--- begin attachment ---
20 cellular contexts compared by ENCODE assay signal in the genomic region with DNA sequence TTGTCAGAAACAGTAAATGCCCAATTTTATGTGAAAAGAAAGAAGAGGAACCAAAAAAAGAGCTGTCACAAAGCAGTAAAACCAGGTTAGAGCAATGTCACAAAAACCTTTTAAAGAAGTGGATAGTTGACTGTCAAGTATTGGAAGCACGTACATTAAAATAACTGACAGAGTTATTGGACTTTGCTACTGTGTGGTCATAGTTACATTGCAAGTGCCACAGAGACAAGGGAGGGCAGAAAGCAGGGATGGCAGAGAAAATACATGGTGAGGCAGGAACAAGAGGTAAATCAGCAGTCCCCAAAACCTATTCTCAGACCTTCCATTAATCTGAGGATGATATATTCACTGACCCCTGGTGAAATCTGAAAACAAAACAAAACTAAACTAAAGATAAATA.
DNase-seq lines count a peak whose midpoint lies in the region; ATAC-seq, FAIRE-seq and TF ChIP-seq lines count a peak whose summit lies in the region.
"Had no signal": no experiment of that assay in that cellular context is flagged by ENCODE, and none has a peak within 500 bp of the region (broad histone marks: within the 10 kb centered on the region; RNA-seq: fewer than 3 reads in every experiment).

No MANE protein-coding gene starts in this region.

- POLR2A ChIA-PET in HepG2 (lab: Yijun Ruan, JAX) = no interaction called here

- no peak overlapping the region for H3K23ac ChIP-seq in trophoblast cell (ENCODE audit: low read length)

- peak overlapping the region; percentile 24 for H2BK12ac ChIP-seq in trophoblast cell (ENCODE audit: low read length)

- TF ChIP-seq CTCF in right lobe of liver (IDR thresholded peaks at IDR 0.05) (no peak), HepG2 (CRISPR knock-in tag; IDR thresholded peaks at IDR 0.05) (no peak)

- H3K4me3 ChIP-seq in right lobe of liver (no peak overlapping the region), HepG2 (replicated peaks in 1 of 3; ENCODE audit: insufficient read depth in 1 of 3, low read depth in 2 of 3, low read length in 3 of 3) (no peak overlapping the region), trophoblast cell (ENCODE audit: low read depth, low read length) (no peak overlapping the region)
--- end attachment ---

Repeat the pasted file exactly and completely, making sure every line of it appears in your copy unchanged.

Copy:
20 cellular contexts compared by ENCODE assay signal in the genomic region with DNA sequence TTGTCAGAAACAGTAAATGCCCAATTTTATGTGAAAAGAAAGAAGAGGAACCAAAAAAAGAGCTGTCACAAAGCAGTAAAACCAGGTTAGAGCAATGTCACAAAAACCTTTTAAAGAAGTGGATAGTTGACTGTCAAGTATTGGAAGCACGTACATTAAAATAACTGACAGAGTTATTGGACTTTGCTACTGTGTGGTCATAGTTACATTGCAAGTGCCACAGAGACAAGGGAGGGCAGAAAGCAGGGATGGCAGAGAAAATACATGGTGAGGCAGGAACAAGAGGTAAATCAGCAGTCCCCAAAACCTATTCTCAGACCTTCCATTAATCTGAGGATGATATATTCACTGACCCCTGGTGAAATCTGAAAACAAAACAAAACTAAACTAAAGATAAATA.
DNase-seq lines count a peak whose midpoint lies in the region; ATAC-seq, FAIRE-seq and TF ChIP-seq lines count a peak whose summit lies in the region.
"Had no signal": no experiment of that assay in that cellular context is flagged by ENCODE, and none has a peak within 500 bp of the region (broad histone marks: within the 10 kb centered on the region; RNA-seq: fewer than 3 reads in every experiment).

No MANE protein-coding gene starts in this region.

- POLR2A ChIA-PET in HepG2 (lab: Yijun Ruan, JAX) = no interaction called here

- no peak overlapping the region for H3K23ac ChIP-seq in trophoblast cell (ENCODE audit: low read length)

- peak overlapping the region; percentile 24 for H2BK12ac ChIP-seq in trophoblast cell (ENCODE audit: low read length)

- TF ChIP-seq CTCF in right lobe of liver (IDR thresholded peaks at IDR 0.05) (no peak), HepG2 (CRISPR knock-in tag; IDR thresholded peaks at IDR 0.05) (no peak)

- H3K4me3 ChIP-seq in right lobe of liver (no peak overlapping the region), HepG2 (replicated peaks in 1 of 3; ENCODE audit: insufficient read depth in 1 of 3, low read depth in 2 of 3, low read length in 3 of 3) (no peak overlapping the region), trophoblast cell (ENCODE audit: low read depth, low read length) (no peak overlapping the region)